Young black men who have sex with men (YBMSM) in the USA represent a subgroup that has the highest HIV incidence among the overall population. In the USA, pre-exposure prophylaxis (PrEP) is an effective prevention intervention to prevent HIV acquisition when taken regularly. Neighbourhood and network factors may relate to PrEP awareness, but have not been studied in YBMSM. This study aimed to examine the relationship of neighbourhood and network characteristics with PrEP awareness among YBMSM.
We used data collected from a sample of 618 YBMSM in Chicago (2013–2014). Home addresses were collected for participants and enumerated network members. Administrative data (eg, 2014 American Community Survey, Chicago Department of Public Health) were used to describe residence characteristics. Network member characteristics were also collected (eg, sexual partners’ sex-drug use, confidant network members who were also MSM). Multilevel analysis was performed to examine the relationships of neighbourhood and network characteristics to PrEP awareness.
Higher neighbourhood-level educational attainment (adjusted odds ratio (aOR) 1.02, p=0.03) and greater primary care density (aOR 1.38, p=0.01) were associated with greater PrEP awareness; greater neighbourhood alcohol outlet density (aOR 0.52, p=0.004) was associated with less PrEP awareness. Sexual network members residing in the same neighbourhood as the participants (aOR 2.58, p=0.03) and discussions around avoiding HIV acquisition with confidants (aOR 2.26, p=0.04) were associated with greater PrEP awareness.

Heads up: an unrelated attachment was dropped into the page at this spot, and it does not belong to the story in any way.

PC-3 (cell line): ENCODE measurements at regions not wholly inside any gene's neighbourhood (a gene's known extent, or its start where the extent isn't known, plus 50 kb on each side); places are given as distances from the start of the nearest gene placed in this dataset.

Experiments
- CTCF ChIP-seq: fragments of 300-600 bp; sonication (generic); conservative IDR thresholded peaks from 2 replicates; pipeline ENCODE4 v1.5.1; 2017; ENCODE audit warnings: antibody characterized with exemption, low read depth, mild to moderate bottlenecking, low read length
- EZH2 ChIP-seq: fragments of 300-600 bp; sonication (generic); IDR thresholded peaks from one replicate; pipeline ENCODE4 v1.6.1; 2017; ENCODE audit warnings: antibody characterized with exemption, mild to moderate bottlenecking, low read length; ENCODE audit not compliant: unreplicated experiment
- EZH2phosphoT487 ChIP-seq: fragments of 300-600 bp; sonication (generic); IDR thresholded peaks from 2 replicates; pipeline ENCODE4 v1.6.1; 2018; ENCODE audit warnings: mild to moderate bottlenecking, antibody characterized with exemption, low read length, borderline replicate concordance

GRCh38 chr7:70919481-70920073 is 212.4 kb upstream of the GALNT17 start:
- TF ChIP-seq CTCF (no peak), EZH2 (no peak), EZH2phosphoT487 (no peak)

The results suggest that neighbourhood and network characteristics can influence PrEP awareness in YBMSM. Additional studies are needed to understand the influences of neighbourhood (eg, MSM serving venues) and network (eg, peer to peer communication) characteristics on dissemination of PrEP information, uptake and adherence and the related mechanisms behind the associations.